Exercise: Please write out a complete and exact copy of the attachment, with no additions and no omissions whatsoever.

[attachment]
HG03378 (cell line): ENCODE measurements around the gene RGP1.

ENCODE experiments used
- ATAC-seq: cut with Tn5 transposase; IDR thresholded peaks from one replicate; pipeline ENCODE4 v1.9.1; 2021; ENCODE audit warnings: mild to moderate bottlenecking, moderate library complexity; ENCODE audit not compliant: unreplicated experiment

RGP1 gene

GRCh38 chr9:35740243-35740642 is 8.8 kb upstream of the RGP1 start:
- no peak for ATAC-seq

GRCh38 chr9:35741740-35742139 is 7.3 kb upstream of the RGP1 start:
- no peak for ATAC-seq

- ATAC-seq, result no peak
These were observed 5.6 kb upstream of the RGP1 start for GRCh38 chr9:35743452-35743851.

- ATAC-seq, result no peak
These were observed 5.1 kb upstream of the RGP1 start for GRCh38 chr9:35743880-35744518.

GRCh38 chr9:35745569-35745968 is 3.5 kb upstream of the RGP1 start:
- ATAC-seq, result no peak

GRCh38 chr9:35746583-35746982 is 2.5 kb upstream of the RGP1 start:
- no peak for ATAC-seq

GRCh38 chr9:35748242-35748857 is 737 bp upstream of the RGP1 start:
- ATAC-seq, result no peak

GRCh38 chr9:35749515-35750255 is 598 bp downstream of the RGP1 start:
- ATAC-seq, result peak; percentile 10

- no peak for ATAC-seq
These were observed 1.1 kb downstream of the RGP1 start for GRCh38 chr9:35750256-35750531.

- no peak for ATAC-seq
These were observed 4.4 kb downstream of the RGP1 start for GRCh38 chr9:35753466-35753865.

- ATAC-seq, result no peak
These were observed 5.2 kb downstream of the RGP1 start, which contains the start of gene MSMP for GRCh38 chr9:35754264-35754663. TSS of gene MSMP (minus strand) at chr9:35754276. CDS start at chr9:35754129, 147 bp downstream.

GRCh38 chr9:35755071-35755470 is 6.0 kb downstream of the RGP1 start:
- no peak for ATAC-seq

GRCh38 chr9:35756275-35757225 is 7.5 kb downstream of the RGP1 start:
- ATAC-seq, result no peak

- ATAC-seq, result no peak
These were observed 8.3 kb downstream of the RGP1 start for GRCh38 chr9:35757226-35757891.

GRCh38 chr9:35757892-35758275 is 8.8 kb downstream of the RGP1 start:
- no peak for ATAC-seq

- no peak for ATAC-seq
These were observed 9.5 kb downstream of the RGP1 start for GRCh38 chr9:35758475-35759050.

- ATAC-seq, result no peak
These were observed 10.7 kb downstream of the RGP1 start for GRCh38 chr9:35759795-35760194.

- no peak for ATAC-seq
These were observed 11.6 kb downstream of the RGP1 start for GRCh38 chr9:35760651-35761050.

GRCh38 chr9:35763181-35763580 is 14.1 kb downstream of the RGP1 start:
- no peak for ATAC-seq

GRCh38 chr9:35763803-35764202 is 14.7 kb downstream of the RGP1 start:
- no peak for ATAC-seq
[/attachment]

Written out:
HG03378 (cell line): ENCODE measurements around the gene RGP1.

ENCODE experiments used
- ATAC-seq: cut with Tn5 transposase; IDR thresholded peaks from one replicate; pipeline ENCODE4 v1.9.1; 2021; ENCODE audit warnings: mild to moderate bottlenecking, moderate library complexity; ENCODE audit not compliant: unreplicated experiment

RGP1 gene

GRCh38 chr9:35740243-35740642 is 8.8 kb upstream of the RGP1 start:
- no peak for ATAC-seq

GRCh38 chr9:35741740-35742139 is 7.3 kb upstream of the RGP1 start:
- no peak for ATAC-seq

- ATAC-seq, result no peak
These were observed 5.6 kb upstream of the RGP1 start for GRCh38 chr9:35743452-35743851.

- ATAC-seq, result no peak
These were observed 5.1 kb upstream of the RGP1 start for GRCh38 chr9:35743880-35744518.

GRCh38 chr9:35745569-35745968 is 3.5 kb upstream of the RGP1 start:
- ATAC-seq, result no peak

GRCh38 chr9:35746583-35746982 is 2.5 kb upstream of the RGP1 start:
- no peak for ATAC-seq

GRCh38 chr9:35748242-35748857 is 737 bp upstream of the RGP1 start:
- ATAC-seq, result no peak

GRCh38 chr9:35749515-35750255 is 598 bp downstream of the RGP1 start:
- ATAC-seq, result peak; percentile 10

- no peak for ATAC-seq
These were observed 1.1 kb downstream of the RGP1 start for GRCh38 chr9:35750256-35750531.

- no peak for ATAC-seq
These were observed 4.4 kb downstream of the RGP1 start for GRCh38 chr9:35753466-35753865.

- ATAC-seq, result no peak
These were observed 5.2 kb downstream of the RGP1 start, which contains the start of gene MSMP for GRCh38 chr9:35754264-35754663. TSS of gene MSMP (minus strand) at chr9:35754276. CDS start at chr9:35754129, 147 bp downstream.

GRCh38 chr9:35755071-35755470 is 6.0 kb downstream of the RGP1 start:
- no peak for ATAC-seq

GRCh38 chr9:35756275-35757225 is 7.5 kb downstream of the RGP1 start:
- ATAC-seq, result no peak

- ATAC-seq, result no peak
These were observed 8.3 kb downstream of the RGP1 start for GRCh38 chr9:35757226-35757891.

GRCh38 chr9:35757892-35758275 is 8.8 kb downstream of the RGP1 start:
- no peak for ATAC-seq

- no peak for ATAC-seq
These were observed 9.5 kb downstream of the RGP1 start for GRCh38 chr9:35758475-35759050.

- ATAC-seq, result no peak
These were observed 10.7 kb downstream of the RGP1 start for GRCh38 chr9:35759795-35760194.

- no peak for ATAC-seq
These were observed 11.6 kb downstream of the RGP1 start for GRCh38 chr9:35760651-35761050.

GRCh38 chr9:35763181-35763580 is 14.1 kb downstream of the RGP1 start:
- no peak for ATAC-seq

GRCh38 chr9:35763803-35764202 is 14.7 kb downstream of the RGP1 start:
- no peak for ATAC-seq